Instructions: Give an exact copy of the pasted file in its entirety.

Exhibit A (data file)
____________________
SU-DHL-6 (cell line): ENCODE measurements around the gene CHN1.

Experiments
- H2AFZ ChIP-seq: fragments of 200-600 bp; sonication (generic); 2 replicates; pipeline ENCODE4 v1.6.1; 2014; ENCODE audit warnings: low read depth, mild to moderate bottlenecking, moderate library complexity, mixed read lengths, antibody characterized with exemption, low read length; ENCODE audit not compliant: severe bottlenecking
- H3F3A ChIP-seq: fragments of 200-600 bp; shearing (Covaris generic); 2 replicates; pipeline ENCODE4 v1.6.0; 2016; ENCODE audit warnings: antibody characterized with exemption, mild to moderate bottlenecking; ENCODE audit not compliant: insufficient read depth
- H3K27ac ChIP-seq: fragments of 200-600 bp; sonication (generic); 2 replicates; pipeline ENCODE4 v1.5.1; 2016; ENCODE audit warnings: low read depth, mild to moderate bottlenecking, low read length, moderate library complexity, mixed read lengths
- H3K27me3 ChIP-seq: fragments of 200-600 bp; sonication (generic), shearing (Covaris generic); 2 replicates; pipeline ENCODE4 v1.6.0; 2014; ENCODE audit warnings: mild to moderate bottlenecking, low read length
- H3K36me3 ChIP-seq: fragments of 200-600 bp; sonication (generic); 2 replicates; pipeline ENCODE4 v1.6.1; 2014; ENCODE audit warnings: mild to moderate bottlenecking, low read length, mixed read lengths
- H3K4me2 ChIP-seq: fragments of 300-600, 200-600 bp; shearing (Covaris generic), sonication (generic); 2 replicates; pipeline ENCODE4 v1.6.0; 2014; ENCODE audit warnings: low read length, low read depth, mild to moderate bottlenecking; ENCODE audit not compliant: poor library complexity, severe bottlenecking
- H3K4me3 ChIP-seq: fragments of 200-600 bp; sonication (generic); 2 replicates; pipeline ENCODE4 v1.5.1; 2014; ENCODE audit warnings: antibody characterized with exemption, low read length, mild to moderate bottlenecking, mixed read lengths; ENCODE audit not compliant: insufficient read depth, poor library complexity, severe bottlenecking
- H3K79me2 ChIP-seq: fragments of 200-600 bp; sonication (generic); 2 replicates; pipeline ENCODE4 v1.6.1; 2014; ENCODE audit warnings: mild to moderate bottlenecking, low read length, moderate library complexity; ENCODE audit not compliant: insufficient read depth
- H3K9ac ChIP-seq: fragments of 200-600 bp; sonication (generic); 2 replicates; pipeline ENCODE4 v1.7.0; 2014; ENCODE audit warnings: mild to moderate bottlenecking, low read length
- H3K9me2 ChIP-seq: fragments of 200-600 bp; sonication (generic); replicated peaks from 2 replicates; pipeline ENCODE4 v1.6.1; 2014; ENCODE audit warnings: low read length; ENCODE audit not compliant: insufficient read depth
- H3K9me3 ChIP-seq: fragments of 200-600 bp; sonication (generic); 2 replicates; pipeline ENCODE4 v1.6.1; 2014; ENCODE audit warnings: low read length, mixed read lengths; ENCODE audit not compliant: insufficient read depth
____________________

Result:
SU-DHL-6 (cell line): ENCODE measurements around the gene CHN1.

Experiments
- H2AFZ ChIP-seq: fragments of 200-600 bp; sonication (generic); 2 replicates; pipeline ENCODE4 v1.6.1; 2014; ENCODE audit warnings: low read depth, mild to moderate bottlenecking, moderate library complexity, mixed read lengths, antibody characterized with exemption, low read length; ENCODE audit not compliant: severe bottlenecking
- H3F3A ChIP-seq: fragments of 200-600 bp; shearing (Covaris generic); 2 replicates; pipeline ENCODE4 v1.6.0; 2016; ENCODE audit warnings: antibody characterized with exemption, mild to moderate bottlenecking; ENCODE audit not compliant: insufficient read depth
- H3K27ac ChIP-seq: fragments of 200-600 bp; sonication (generic); 2 replicates; pipeline ENCODE4 v1.5.1; 2016; ENCODE audit warnings: low read depth, mild to moderate bottlenecking, low read length, moderate library complexity, mixed read lengths
- H3K27me3 ChIP-seq: fragments of 200-600 bp; sonication (generic), shearing (Covaris generic); 2 replicates; pipeline ENCODE4 v1.6.0; 2014; ENCODE audit warnings: mild to moderate bottlenecking, low read length
- H3K36me3 ChIP-seq: fragments of 200-600 bp; sonication (generic); 2 replicates; pipeline ENCODE4 v1.6.1; 2014; ENCODE audit warnings: mild to moderate bottlenecking, low read length, mixed read lengths
- H3K4me2 ChIP-seq: fragments of 300-600, 200-600 bp; shearing (Covaris generic), sonication (generic); 2 replicates; pipeline ENCODE4 v1.6.0; 2014; ENCODE audit warnings: low read length, low read depth, mild to moderate bottlenecking; ENCODE audit not compliant: poor library complexity, severe bottlenecking
- H3K4me3 ChIP-seq: fragments of 200-600 bp; sonication (generic); 2 replicates; pipeline ENCODE4 v1.5.1; 2014; ENCODE audit warnings: antibody characterized with exemption, low read length, mild to moderate bottlenecking, mixed read lengths; ENCODE audit not compliant: insufficient read depth, poor library complexity, severe bottlenecking
- H3K79me2 ChIP-seq: fragments of 200-600 bp; sonication (generic); 2 replicates; pipeline ENCODE4 v1.6.1; 2014; ENCODE audit warnings: mild to moderate bottlenecking, low read length, moderate library complexity; ENCODE audit not compliant: insufficient read depth
- H3K9ac ChIP-seq: fragments of 200-600 bp; sonication (generic); 2 replicates; pipeline ENCODE4 v1.7.0; 2014; ENCODE audit warnings: mild to moderate bottlenecking, low read length
- H3K9me2 ChIP-seq: fragments of 200-600 bp; sonication (generic); replicated peaks from 2 replicates; pipeline ENCODE4 v1.6.1; 2014; ENCODE audit warnings: low read length; ENCODE audit not compliant: insufficient read depth
- H3K9me3 ChIP-seq: fragments of 200-600 bp; sonication (generic); 2 replicates; pipeline ENCODE4 v1.6.1; 2014; ENCODE audit warnings: low read length, mixed read lengths; ENCODE audit not compliant: insufficient read depth